In The Participatory Museum, Nina Simon argues that the social web has changed the way that people relate to one another and the world, and makes a case for introducing participatory design to cultural institutions.
I am a longtime reader and fan of Nina Simon’s blog Museum 2.0 and so I jumped at the chance to review her book. Both Simon’s blog and The Participatory Museum offer compelling real-life examples and case studies of cultural institutions that have adopted new media strategies to help fulfill their institutional missions. These new media strategies do not always (and often do not) take place on the web. Rather, Simon is concerned with gleaning knowledge from web and new media interactions, and apply this knowledge to the real world.
Simon looks for inspiration in unexpected places. The case studies and examples that Simon cites are not limited to the museum world nor even to cultural institutions. She broadens her case studies to include for-profit corporations including Netflix, Nike, and Harrah’s Casinos.
Translating the participatory nature of social media to a museum sounds like a great idea. But as Simon is quick to acknowledge, this process is harder than it sounds. Simon begins her first chapter with an eloquent example of bad design.
It’s 2004. I’m in Chicago with my family, visiting a museum. We’re checking out the final exhibit—a comment station where visitors can make their own videos in response to the exhibition. I’m flipping through videos that visitors have made about freedom, and they are really, really bad. The videos fall into two categories:
- Person stares at camera and mumbles something incomprehensible.
- Group of teens, overflowing with enthusiasm, “express themselves” via shout-outs and walk-ons.
I am sure that every museum-goer has had a similar experience in the past 10 years. Despite the fact that I am an avid user of social media online, I cringe at the thought of video-taping my response to an exhibit. Yet Simon argues that this is not because people do not want to participate; it is just a case of bad design.
So how can museums design good participatory experiences? The bulk of the book is devoted to answering that question, so I will just briefly summarize some of Simon’s most compelling points.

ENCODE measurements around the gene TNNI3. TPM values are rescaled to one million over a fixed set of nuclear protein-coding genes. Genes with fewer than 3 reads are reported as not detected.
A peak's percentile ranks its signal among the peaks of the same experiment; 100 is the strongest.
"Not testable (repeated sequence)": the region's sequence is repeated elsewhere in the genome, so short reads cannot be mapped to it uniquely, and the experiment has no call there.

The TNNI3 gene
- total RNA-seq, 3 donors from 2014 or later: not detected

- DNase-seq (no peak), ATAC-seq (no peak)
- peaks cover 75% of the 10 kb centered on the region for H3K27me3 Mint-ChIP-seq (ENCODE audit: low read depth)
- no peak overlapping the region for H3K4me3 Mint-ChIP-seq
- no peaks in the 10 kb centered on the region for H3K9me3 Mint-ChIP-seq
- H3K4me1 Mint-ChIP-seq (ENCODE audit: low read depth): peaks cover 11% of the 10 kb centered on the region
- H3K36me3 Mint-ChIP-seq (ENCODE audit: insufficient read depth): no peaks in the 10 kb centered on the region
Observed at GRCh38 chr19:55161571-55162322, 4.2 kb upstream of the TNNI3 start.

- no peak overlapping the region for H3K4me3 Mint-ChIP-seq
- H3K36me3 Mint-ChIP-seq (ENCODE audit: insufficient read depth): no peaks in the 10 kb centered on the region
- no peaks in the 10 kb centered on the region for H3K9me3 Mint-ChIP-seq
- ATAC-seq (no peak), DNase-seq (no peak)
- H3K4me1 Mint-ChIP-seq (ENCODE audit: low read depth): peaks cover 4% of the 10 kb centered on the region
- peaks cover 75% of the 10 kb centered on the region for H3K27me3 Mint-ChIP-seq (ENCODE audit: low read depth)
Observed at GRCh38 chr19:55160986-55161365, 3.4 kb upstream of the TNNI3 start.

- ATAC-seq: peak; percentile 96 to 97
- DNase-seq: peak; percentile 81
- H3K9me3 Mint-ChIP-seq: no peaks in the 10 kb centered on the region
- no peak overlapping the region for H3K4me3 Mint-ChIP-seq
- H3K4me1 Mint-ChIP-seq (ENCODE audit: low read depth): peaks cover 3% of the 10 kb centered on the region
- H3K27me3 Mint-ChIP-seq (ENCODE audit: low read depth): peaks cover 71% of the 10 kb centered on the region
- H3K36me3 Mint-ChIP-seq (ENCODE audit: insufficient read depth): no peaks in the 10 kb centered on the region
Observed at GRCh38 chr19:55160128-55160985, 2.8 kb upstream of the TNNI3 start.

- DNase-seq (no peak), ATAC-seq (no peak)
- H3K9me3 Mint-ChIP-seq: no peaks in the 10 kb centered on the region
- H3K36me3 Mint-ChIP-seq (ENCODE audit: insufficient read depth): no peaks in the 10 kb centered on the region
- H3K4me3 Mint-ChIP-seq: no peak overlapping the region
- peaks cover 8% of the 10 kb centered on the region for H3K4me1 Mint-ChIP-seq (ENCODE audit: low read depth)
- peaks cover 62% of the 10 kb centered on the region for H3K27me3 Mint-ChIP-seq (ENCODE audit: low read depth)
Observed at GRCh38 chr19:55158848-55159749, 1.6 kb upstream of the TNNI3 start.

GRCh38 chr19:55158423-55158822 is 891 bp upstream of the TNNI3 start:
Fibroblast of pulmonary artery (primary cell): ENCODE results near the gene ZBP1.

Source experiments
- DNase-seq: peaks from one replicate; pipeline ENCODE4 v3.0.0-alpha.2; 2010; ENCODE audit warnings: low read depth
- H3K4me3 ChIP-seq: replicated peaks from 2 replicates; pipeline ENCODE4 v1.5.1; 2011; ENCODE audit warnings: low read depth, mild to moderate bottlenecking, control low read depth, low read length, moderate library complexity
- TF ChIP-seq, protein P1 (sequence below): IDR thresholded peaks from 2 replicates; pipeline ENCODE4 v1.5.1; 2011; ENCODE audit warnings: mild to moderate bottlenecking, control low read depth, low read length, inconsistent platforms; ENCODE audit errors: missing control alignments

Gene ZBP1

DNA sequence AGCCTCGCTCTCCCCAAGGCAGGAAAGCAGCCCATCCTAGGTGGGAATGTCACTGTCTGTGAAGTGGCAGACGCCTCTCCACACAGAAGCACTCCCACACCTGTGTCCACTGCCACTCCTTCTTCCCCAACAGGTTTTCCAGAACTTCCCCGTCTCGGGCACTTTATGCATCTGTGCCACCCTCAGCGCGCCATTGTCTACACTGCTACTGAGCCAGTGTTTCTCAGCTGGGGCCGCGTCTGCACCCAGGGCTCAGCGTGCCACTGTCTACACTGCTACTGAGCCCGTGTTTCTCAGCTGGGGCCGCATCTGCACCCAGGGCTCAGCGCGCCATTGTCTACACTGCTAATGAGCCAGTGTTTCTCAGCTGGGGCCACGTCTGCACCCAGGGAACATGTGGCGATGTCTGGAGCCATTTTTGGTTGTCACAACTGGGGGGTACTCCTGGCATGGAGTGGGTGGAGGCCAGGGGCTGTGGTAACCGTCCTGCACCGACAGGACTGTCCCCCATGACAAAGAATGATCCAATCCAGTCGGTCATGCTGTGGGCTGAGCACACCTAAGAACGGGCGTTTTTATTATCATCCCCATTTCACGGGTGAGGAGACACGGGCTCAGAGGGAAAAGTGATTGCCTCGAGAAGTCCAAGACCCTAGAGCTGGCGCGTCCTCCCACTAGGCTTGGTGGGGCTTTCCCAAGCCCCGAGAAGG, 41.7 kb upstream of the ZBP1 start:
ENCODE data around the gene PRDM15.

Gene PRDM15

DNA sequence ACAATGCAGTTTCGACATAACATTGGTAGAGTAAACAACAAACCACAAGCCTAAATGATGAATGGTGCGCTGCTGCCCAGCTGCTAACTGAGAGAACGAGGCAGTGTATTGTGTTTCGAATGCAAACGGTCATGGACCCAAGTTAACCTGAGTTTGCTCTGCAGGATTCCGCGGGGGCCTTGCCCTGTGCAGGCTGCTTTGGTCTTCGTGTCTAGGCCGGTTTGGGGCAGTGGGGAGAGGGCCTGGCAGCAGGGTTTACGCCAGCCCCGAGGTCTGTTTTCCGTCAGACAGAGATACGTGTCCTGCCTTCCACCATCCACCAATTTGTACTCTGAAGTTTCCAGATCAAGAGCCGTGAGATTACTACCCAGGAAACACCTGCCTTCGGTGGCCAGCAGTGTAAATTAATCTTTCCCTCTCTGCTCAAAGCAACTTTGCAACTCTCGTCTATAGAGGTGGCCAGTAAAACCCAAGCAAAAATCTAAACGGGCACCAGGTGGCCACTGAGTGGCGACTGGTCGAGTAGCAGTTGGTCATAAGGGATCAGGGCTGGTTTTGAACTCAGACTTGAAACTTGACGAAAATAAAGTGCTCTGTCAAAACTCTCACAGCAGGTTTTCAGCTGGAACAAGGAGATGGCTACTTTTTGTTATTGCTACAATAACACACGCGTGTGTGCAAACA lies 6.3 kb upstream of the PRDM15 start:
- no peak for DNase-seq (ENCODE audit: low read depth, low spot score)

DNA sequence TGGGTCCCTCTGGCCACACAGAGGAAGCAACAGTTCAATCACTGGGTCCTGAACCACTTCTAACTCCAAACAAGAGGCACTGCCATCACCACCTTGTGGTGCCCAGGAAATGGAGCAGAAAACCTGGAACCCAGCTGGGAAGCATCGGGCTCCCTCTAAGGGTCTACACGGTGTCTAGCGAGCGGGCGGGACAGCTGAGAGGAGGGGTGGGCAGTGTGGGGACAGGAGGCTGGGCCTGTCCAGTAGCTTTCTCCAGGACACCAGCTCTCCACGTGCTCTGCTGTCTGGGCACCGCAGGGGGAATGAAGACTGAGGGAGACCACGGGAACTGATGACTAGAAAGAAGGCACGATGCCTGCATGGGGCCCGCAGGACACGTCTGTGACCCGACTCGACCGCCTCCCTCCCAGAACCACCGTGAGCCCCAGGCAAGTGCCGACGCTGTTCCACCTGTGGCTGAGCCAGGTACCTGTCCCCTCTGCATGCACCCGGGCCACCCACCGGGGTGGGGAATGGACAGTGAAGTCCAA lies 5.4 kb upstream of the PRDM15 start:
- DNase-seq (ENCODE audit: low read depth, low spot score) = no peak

First, Simon acknowledges that not everyone WANTS to participate. Some museum visitors truly appreciate a traditional museum environment; they visit to learn from experts or to view exhibits. They are not expecting to add their own voice to the museum and might find this experience off-putting. For this reason, Simon suggests that participatory techniques should only be one of the interpretive techniques used by a museum.
Second, even when people do want to participate, they will participate in different ways. Learning from online audience research, Simon grouped participants into six categories by activity.
- Creators (24%) who produce content, upload videos, write blogs
- Critics (37%) who submit reviews, rate content, and comment on social media sites
- Collectors (21%) who organize links and aggregate content for personal or social consumption
- Joiners (51%) who maintain accounts on social networking sites like Facebook and LinkedIn
- Spectators (73%) who read blogs, watch YouTube videos, visit social sites
- Inactives (18%) who don’t visit social sites
The percentages add up to greater than 100% because many users prefer to participate in different ways. For instance, in this blog post, I am acting as a creator, critic, collector. In order to research this blog post, I also acted as a joiner and a spectator. In order to build a successful participatory experiences, designers need to consider more than just the creators and find a way to encourage all of these categories of use.
Third, the use of cutting-edge technology is not neccessary to build a good participatory experience. Some of the options that Simon explores are decidedly low-tech. For instance, Simon suggests using entrance stickers or punch-cards to personalize the experience for the visitor and allow front-line staff to recognize repeat visitors, or other data points that are important to an institution. I recently visited President Lincoln’s Cottage and viewed an exhibit on modern day slavery called, Can You Walk Away? The exhibit featured a wall of postcards with different facts about slavery. I was able to choose my own postcard off the wall, tear it off, and take it home as a reminder of the exhibit. This experience was low-tech, but participatory and effective.
Fourth, Simon argues that new media tactics work best when they are easily integrated into your institutions current practices. Simon uses an example of a library in Sweden that wanted to crowd-source “tagging” of their book collections to contribute reader recommendations to their online catalog. However, the library had a low success rate of users visiting the website and adding feedback. So, the library did something very clever; they added more book drops. Now when patrons returned books, they could chose the drop that best described their review: “good for kids”, “boring”, “funny” etc. The tags were also electronically connected back to the online catalog when the librarian scanned the books back into the collection.
Finally, museums should not pursue participatory unless it is really relevant to their mission. Institutions should only be asking questions that they care about and always, always, always be prepared to listen to the answers.
Most importantly to me as a reader, Simon is not just talking the talk. She posted her book online creating a dynamic piece of content where users can access her bibliography, review the book, comment on specific chapters, and add their own case studies. Simon is walking the walk by designing a truly participatory reader experience.
Now please excuse me, I am off to share my thoughts with the author and thousands of her closest friends.